Risk Management Rating 1. A rating of 1 indicates that management effectively identifies and controls all major enterprise risks. Management is fully prepared to address risks emanating from new products and changing market conditions. The board and management are forward-looking and active participants in managing risk. Management ensures that appropriate policies and limits exist and that the board understands, reviews, and approves them. Policies and limits are supported by risk monitoring procedures, reports, and management information systems that provide management and the board with the information and analysis necessary to make timely and appropriate decisions in response to changing conditions. Risk management practices and the enterprise's infrastructure are flexible and highly responsive to changing industry practices and current regulatory guidance. Staff has sufficient expertise and depth to manage the risks assumed. Internal controls and audit procedures are sufficiently comprehensive and appropriate to the size and activities of the holding company. There are few noted exceptions to the enterprise's established policies and procedures, and none is material. Management effectively and accurately monitors and manages the enterprise consistent with applicable laws, regulations, and guidance, and in accordance with internal policies and procedures. Risk management processes are fully effective in identifying, monitoring, and controlling risks.
Risk Management Rating 2. A rating of 2 indicates that the enterprise's management of risk is largely effective, but exhibits some minor weaknesses. Management and the board demonstrate a responsiveness and ability to cope successfully with existing and foreseeable risks in the business plans. While the enterprise may have some minor risk management weaknesses, management and the board have recognized and are resolving these problems. Overall, board and senior management oversight, policies and limits, risk monitoring procedures, reports, and management information systems are satisfactory and effective. Risks are controlled and do not require additional supervisory attention. The holding company enterprise's risk management practices and infrastructure are satisfactory, and management makes appropriate adjustments in response to changing industry practices and current regulatory guidance. Staff expertise and depth are generally appropriate to Start Printed Page 72449manage the risks assumed. Internal controls may display modest weaknesses or deficiencies, but they are correctable in the normal course of business. The examiner may have recommendations for improvement, but the weaknesses noted should not have a significant effect on the condition of the enterprise.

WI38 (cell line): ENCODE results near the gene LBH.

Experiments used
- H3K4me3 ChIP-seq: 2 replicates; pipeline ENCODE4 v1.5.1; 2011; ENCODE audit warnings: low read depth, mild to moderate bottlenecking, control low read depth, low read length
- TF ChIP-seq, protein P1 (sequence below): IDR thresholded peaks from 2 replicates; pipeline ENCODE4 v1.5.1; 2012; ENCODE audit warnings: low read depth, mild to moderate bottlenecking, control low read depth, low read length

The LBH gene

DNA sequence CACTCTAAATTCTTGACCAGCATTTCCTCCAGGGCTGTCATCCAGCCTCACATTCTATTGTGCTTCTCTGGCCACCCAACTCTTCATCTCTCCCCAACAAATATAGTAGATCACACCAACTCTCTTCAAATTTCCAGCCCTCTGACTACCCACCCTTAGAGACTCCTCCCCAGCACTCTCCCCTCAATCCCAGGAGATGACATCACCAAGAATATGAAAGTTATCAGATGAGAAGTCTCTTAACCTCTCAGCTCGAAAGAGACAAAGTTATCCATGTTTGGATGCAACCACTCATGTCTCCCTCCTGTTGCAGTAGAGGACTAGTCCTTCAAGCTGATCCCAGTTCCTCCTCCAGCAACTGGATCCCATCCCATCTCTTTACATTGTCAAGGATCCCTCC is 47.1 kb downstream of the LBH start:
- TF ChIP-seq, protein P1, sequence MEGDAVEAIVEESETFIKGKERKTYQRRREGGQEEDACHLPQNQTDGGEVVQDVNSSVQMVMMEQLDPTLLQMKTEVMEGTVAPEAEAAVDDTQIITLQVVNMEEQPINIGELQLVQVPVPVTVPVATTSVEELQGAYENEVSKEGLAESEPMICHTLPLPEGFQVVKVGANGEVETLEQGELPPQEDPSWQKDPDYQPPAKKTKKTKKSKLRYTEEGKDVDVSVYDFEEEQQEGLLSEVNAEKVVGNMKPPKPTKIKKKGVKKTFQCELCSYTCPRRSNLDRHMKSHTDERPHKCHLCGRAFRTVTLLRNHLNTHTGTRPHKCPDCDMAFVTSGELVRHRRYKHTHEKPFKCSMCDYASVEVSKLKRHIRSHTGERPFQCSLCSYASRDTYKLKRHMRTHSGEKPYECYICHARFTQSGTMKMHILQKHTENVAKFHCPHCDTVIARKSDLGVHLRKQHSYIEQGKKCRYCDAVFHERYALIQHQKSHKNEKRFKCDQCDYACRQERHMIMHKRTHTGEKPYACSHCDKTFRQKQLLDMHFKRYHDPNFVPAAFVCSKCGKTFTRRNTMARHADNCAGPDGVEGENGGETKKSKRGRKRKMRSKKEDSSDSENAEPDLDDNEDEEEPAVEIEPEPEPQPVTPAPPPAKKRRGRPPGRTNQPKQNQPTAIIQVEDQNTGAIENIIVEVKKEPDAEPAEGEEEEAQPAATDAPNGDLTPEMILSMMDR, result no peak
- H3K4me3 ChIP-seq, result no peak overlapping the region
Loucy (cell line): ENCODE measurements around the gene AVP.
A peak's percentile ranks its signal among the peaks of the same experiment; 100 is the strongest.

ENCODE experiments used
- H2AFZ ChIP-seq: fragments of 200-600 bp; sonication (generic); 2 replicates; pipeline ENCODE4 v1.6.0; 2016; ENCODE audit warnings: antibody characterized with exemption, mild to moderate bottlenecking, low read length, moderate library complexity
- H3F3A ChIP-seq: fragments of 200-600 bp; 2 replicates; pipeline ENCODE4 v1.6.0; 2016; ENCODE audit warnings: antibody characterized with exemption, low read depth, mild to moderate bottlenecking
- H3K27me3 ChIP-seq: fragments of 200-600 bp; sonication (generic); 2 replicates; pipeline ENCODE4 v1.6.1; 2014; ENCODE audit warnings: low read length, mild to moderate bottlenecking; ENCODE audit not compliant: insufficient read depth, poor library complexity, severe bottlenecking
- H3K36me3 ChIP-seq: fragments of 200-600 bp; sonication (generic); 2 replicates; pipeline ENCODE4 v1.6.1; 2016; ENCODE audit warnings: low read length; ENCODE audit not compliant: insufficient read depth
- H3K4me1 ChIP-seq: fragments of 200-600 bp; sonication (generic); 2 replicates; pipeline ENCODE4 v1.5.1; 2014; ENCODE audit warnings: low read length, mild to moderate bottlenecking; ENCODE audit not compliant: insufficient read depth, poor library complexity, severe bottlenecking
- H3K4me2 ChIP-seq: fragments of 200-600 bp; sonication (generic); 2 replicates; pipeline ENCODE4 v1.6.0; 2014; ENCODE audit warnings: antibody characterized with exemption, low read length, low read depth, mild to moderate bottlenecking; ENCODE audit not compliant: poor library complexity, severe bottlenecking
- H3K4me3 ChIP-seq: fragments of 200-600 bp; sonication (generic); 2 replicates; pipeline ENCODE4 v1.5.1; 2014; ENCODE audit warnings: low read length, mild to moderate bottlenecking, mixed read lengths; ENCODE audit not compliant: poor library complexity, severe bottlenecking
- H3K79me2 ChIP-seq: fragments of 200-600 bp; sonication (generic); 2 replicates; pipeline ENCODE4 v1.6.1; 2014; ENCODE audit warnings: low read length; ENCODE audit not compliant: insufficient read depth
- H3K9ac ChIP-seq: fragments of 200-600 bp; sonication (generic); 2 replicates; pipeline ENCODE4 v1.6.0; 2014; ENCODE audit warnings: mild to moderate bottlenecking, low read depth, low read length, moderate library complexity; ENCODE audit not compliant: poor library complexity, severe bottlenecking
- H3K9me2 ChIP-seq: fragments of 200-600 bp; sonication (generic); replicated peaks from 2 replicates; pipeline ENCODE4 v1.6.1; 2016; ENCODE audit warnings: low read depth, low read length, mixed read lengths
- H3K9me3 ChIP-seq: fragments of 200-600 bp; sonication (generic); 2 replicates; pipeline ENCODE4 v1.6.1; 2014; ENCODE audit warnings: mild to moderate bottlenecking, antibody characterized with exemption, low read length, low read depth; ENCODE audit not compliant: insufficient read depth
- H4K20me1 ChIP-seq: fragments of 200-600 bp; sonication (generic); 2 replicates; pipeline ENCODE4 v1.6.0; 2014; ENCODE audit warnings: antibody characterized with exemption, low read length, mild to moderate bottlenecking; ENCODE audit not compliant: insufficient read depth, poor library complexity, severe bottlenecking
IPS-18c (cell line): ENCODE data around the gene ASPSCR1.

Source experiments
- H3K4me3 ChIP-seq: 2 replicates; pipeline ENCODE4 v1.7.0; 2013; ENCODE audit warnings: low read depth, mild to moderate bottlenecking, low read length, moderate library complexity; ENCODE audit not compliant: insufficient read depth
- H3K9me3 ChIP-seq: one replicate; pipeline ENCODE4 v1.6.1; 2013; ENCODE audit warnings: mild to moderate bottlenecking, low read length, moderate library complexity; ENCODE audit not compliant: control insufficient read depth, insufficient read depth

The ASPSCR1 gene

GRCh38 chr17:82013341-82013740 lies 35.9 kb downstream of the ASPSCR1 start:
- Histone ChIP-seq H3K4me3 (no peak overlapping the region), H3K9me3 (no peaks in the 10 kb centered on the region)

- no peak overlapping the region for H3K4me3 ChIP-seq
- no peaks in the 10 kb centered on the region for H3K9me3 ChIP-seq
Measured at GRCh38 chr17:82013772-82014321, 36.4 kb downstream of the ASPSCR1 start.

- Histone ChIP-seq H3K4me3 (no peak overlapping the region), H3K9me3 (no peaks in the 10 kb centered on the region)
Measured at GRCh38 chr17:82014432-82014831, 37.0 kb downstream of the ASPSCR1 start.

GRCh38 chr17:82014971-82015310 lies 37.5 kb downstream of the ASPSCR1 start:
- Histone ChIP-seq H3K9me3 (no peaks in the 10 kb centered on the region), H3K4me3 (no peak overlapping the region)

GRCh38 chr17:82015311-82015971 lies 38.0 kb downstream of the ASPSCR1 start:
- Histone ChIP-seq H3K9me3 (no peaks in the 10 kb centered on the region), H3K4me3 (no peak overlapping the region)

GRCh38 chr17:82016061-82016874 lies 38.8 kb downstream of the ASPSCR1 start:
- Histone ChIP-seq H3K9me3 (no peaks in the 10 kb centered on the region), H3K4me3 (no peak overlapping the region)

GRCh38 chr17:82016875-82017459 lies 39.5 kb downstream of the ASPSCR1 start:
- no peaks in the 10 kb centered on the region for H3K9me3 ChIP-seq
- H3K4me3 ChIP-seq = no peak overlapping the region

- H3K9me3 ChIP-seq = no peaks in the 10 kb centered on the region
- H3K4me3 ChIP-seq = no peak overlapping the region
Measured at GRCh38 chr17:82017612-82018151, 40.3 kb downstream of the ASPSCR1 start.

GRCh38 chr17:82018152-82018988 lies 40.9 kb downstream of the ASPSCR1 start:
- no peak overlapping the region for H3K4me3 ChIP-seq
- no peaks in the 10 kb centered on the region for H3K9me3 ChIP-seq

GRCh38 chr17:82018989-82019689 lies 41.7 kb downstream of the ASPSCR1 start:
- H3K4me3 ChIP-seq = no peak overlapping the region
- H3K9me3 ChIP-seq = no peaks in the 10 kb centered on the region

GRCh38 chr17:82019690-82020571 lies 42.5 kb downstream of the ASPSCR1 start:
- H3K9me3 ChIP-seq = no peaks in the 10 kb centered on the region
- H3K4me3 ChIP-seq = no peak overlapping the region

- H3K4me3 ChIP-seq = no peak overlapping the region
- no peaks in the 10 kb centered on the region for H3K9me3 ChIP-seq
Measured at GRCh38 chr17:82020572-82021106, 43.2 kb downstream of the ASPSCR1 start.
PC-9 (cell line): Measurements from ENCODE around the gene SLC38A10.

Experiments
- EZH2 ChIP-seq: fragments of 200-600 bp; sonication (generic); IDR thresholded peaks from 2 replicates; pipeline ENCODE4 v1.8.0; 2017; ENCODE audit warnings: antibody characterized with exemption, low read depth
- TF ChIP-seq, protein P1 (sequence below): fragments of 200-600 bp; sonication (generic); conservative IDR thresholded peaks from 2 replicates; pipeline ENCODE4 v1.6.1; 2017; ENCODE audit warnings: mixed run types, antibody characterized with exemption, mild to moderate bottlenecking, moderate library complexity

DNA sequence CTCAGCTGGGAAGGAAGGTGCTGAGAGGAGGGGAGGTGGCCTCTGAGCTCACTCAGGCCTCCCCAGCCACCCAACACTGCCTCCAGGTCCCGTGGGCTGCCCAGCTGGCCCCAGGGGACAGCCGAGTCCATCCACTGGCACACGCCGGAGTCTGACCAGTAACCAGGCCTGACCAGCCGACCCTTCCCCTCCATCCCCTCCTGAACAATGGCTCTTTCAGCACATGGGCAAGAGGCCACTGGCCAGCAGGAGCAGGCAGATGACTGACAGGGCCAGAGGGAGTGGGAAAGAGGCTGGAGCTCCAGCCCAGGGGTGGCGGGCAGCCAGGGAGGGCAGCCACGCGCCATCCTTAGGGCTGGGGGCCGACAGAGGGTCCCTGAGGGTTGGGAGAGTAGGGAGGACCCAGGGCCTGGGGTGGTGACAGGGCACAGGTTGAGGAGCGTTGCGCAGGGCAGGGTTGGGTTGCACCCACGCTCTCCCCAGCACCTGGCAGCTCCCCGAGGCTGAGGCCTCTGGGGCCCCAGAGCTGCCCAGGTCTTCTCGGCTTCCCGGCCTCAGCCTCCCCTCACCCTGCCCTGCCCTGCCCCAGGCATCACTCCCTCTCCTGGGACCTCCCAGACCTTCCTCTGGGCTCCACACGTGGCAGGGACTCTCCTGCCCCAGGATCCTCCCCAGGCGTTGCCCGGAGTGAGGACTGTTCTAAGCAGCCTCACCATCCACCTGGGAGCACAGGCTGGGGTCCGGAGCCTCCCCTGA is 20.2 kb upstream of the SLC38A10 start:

Risk Management Rating 3. A rating of 3 signifies that there are moderate deficiencies in risk management practices and, therefore, there is a cause for additional supervisory attention. One or more of the four elements of sound risk management is not acceptable, which precludes the enterprise from fully addressing one or more significant risks to its operations. Certain risk management practices need improvement to ensure that management and the board are able to identify, monitor, and control all significant risks. In addition, the risk management structure may need improvement in areas of significant business activity, or staff expertise may not be commensurate with the scope and complexity of business activities. Management's response to changing industry practices and regulatory guidance may not be sufficient. The internal control system may be lacking in some important aspects, leading to continued control exceptions or failure to adhere to written policies and procedures. The risk management weaknesses could have adverse effects if management does not take corrective action.